Ford Takes On Fuel Economy Myths from Fans

By Sean J.

Nobody likes paying for gas, especially when prices in the U.S. are hovering around the $4-per-gallon mark. So we asked our Facebook fans how they squeeze the most gas out of their tanks. Our fans loved swapping tips and tricks with one another. But among those responses were a few suggestions that raised an eyebrow or two. So we decided to ask the experts at here at Ford if they were fact or fiction.

Has a fuel-efficient Ford helped you save some cash at the pump? Tell us about it by sharing your story!

We took your fuel economy myths to Kevin Layden, a 27-year veteran of Ford, who is in charge of leading the Electrification Programs and Engineering. In addition to knowing a thing or two about battery-electric vehicles, he’s a resident expert on fuel economy.

You can catch the entire interview in the video above, or click on the links below to jump right to a myth that interests you.

True or False:

Filling up slowly creates fewer air bubbles and increases the amount of fuel in your tank Makes sense, right? More air in the tank means less liquid. But will Kevin’s response burst this myth’s bubble?

Filling up in the morning, or in cold temperatures, will improve your fuel economy – Anyone who took high-school chemistry knows that the colder something is, the more density it has. So will colder gas help you “go further” on a tank, or is this a cold case?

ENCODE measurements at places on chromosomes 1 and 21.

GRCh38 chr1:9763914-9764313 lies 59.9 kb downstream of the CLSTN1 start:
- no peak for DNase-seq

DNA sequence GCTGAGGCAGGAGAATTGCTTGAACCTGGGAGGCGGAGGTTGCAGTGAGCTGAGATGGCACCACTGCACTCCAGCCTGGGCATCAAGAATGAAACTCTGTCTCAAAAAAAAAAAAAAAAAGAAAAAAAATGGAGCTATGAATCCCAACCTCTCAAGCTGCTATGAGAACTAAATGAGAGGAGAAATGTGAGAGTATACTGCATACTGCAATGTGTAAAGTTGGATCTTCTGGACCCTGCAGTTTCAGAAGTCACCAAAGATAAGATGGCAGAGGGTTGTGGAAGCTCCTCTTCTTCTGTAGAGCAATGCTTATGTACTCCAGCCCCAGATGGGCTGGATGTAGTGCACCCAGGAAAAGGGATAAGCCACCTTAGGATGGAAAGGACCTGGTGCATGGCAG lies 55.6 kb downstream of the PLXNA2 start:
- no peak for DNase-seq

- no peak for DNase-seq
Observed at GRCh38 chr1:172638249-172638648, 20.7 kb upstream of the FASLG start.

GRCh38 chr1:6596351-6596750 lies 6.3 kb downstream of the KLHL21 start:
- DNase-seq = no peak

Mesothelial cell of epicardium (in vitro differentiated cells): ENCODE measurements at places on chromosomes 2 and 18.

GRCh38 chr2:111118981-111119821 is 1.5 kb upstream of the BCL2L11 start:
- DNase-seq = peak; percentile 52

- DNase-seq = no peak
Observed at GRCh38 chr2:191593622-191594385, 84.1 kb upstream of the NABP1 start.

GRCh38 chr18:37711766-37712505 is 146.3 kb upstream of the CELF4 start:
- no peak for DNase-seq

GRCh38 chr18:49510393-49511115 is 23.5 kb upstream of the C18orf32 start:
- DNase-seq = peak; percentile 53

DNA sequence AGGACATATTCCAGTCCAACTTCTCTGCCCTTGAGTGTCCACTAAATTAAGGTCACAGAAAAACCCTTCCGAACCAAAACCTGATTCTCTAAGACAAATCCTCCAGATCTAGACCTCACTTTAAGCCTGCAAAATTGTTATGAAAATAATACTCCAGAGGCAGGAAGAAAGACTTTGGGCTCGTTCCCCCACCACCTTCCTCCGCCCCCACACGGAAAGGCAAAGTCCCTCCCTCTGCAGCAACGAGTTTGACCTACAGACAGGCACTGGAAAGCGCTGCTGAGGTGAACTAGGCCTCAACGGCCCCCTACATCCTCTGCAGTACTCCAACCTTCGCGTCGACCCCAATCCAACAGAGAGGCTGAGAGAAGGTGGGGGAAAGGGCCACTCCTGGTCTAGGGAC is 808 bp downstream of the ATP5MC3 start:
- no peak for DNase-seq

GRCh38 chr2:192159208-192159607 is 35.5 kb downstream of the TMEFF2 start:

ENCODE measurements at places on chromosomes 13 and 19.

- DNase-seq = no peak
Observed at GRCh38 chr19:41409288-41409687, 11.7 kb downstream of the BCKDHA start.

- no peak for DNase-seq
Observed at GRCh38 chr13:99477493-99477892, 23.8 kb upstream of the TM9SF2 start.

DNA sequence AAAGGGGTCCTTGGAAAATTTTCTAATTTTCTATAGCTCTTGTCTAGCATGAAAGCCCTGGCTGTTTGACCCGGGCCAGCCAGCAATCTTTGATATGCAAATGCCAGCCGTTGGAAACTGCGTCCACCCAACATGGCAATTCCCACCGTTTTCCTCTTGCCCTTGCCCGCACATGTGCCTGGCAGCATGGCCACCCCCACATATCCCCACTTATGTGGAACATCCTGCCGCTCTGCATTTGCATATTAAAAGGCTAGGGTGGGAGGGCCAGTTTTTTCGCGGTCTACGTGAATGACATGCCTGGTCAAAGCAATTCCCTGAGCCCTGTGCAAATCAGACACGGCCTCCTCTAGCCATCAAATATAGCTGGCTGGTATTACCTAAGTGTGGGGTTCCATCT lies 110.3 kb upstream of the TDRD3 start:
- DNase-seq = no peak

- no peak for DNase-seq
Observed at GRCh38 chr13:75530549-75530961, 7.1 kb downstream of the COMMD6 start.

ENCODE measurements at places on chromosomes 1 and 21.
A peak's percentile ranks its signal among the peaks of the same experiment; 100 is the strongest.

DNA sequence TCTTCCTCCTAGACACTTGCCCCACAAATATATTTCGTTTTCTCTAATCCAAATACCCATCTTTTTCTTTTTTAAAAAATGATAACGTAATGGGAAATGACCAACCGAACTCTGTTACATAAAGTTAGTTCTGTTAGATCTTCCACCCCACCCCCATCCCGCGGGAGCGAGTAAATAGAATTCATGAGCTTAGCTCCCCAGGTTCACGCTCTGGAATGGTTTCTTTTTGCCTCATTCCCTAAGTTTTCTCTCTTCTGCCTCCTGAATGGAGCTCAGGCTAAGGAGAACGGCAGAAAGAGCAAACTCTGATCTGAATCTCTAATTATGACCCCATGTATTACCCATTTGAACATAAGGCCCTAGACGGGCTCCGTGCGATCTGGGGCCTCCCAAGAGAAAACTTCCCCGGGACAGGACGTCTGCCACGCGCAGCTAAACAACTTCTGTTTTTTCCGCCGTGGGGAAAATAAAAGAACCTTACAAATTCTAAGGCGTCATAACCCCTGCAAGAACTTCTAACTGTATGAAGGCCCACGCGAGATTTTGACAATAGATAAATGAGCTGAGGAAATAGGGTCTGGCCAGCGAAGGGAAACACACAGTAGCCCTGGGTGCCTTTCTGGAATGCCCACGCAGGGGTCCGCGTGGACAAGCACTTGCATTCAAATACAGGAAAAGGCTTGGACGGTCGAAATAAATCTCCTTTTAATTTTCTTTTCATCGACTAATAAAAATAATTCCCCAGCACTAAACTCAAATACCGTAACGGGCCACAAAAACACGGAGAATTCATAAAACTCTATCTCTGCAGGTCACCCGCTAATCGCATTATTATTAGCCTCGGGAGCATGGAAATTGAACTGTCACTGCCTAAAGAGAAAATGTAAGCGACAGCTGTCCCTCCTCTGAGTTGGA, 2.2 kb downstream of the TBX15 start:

Using midgrade or premium vs. regular unleaded improves fuel economy – Sometimes you get what you pay for. Does cheaper gas mean less bang for the buck, or are you pumping cash into your tank for no good reason?

Using your air conditioner reduces your fuel economy – Does blasting the air conditioning when it’s hot mean you’ll be filling up your tank more often? Or, can you keep your cool and your cash?

Underinflated tires will decrease your fuel economy Everyone knows that keeping your tires inflated to the recommended pressure is just common sense for safety. But does it impact your fuel economy too?

With an Automatic Transmission, putting your vehicle in neutral while stopped in traffic will improve your fuel economy Getting stuck in traffic wastes millions of gallons of gas per year. Could simply putting your vehicle in neutral at complete stops save fuel?

Sudden braking and quick acceleration can reduce your fuel economy – Could the way you drive have a big impact on your mpg?

It is recommended that you warm up your engine when in cold weather – Is letting your car warm up a tradition that is still necessary, or has modern technology made this an outdated notion?

These are just a few of the myths that our fans suggested and there are many, many more. Do you have a fuel economy theory that you would like the experts at Ford to put to the test? Leave a comment below and we could include it in a future video!
Chris 09/14/2013
Matt K: note well that fuel despensed from gas stations is stored underground where the fuel is not subject to daily fluctuations in temprature. And the fuel is pumped from the underground storage tanks so rapidly it has little if any time to warm before being dispensed. Therefore the fuel would expand little until well after it is in your tank Don't believe me? Just feel the metal parts of the nozzle while you're filling your tank, notice how cool they feel from the relatively cool conditions underground.
Gene 08/01/2013
It would be nice to be able to retrofit start-stop and cylinder deactivization to existing vehicles where that technology was not available, or maybe not even invented yet...
Matt K 08/01/2013